What’s that classy wine your Mom used to drink when you were a kid? Boxed wine, of course! What’s better than 5 full liters of cardboard-contained White Zin?
Well, this article has almost nothing to do with boxed wine, but it’s a
smooth segue into introducing a brand new eco-friendly wine bottle design from winemakers Truett-Hurst Inc. called the Paper Boy. It’s another type of cardboard-contained wine, but this one is a little greener.
The Paper Boy is made from 100% recycled cardboard. The cardboard doesn’t actually contain the wine; that’s handled by an inert plastic liner. Aside from being cool-looking and different than the traditional glass wine bottle, it offers quite a bit of eco-friendliness.
The packaging is, of course, almost completely recyclable. As of right now, the plastic liner isn’t recyclable, but the company hopes to change this in the future. The recyclability of Paper Boy isn’t much different compared to glass wine bottles, but there is a major difference in comparing the weight of both bottles.
Cutting weight reduces shipping costs and greenhouse gas emissions
The makers of Paper Boy wine say each bottle is up to 85% lighter than a traditional glass bottle. Why is this considered green? Well, you have to look at the big picture: Shipping.
Wine is big business around the globe. About 17.5 billion bottles are consumed worldwide each year. By significantly reducing the weight of the product, a lot of fuel is saved.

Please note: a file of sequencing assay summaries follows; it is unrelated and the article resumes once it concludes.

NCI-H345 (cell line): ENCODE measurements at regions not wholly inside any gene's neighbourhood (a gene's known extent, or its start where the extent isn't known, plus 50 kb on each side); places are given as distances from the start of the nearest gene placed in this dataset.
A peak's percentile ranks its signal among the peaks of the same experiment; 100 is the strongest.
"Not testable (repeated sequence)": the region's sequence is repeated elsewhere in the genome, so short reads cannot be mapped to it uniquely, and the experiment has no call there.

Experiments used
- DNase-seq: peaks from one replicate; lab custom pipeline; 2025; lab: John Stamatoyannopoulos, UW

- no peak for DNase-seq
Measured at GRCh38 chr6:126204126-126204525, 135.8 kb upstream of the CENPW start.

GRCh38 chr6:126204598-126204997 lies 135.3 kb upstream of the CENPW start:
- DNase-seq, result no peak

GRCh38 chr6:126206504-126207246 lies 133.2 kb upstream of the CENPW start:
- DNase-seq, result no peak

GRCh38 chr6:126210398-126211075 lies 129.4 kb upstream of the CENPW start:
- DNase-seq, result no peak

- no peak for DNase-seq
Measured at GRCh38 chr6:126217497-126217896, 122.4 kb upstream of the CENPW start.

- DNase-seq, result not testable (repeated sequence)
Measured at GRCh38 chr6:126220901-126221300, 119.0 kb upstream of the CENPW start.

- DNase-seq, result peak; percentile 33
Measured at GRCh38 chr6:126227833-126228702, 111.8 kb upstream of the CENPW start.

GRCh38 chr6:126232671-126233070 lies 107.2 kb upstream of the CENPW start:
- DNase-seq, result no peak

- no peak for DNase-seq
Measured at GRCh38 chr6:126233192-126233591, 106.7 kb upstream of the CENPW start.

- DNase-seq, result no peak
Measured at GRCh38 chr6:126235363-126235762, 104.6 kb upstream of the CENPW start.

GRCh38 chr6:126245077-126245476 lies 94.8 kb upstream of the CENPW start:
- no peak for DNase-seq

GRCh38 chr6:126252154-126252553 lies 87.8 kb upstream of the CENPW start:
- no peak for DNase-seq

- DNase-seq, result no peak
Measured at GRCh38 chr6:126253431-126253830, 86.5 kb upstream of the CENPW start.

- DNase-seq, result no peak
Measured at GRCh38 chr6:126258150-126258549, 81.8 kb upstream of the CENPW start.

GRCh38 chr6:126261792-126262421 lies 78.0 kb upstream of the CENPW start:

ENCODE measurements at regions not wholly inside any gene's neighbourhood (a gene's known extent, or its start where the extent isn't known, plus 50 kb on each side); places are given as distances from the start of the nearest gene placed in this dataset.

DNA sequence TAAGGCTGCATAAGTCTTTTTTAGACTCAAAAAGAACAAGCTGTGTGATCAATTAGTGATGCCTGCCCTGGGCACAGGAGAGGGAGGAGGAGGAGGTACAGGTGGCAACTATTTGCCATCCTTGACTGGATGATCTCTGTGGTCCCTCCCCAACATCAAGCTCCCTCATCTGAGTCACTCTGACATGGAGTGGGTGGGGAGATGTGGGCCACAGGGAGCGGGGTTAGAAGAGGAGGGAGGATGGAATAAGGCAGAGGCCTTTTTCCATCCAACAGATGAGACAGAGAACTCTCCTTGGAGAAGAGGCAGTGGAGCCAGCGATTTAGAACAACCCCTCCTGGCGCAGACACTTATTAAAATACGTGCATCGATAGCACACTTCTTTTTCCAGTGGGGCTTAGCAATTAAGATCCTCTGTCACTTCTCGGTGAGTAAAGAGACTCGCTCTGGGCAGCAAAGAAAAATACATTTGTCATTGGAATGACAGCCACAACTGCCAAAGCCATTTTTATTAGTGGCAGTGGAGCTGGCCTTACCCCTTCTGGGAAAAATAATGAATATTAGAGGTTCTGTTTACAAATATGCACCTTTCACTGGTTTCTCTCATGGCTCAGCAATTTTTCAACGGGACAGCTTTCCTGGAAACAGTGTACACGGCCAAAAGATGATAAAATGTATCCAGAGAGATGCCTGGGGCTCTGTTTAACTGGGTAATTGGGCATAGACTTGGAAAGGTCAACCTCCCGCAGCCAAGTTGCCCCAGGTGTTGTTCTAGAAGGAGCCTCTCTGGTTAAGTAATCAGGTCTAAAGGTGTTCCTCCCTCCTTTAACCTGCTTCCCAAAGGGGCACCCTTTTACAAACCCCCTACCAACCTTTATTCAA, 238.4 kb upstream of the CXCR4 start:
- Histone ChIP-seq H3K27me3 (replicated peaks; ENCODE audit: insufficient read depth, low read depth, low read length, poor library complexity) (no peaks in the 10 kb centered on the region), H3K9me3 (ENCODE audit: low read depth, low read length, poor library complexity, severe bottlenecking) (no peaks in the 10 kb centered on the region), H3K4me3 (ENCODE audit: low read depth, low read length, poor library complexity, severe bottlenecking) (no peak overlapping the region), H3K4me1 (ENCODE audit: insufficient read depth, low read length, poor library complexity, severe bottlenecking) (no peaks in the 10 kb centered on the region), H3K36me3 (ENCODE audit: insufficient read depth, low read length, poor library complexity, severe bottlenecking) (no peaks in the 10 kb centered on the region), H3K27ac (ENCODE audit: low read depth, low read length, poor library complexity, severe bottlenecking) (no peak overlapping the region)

According to Truett-Hurst, a truckload of Paper Boy wine weighs 7 tons (14,000 lbs.) lighter than a truckload of glass bottle wine. A case of Paper Boy wine is 23.6 lbs. vs. 36 lbs. for a case of glass bottle wines. It’s lighter footprint helps improve fuel economy and reduces carbon emissions during the shipping process.
At just 1.9 lbs. per bottle, it’s also much easier to carry a Paper Boy bottle to a party or even on a camping trip. Plus, you’ll get some major “green points” from your eco-conscious friends when you show up with a bottle of wine made from recycled cardboard.
The back of the bottle gives easy directions for recycling. You simply rip the empty bottle in half, recycle the aluminum cap and cardboard shell, pull out the plastic liner and trash it.
Having an eco-friendly design is cool and everything, but what about taste!?
Wine Spectator seemed to like the Chardonnay and the red wine blend. The Paper Boy Facebook page gained over 1,000 likes in its first year and also has positive feedback from those who’ve tried the wines. Truett-Hurst is an established name in the winery business, so this isn’t just a gimmicky product that can’t deliver in terms of taste and quality.
Best of all, you can get a cardboard bottle of this stuff for less than $15. Availability is pretty limited right now, but you can find it at any Safeway store.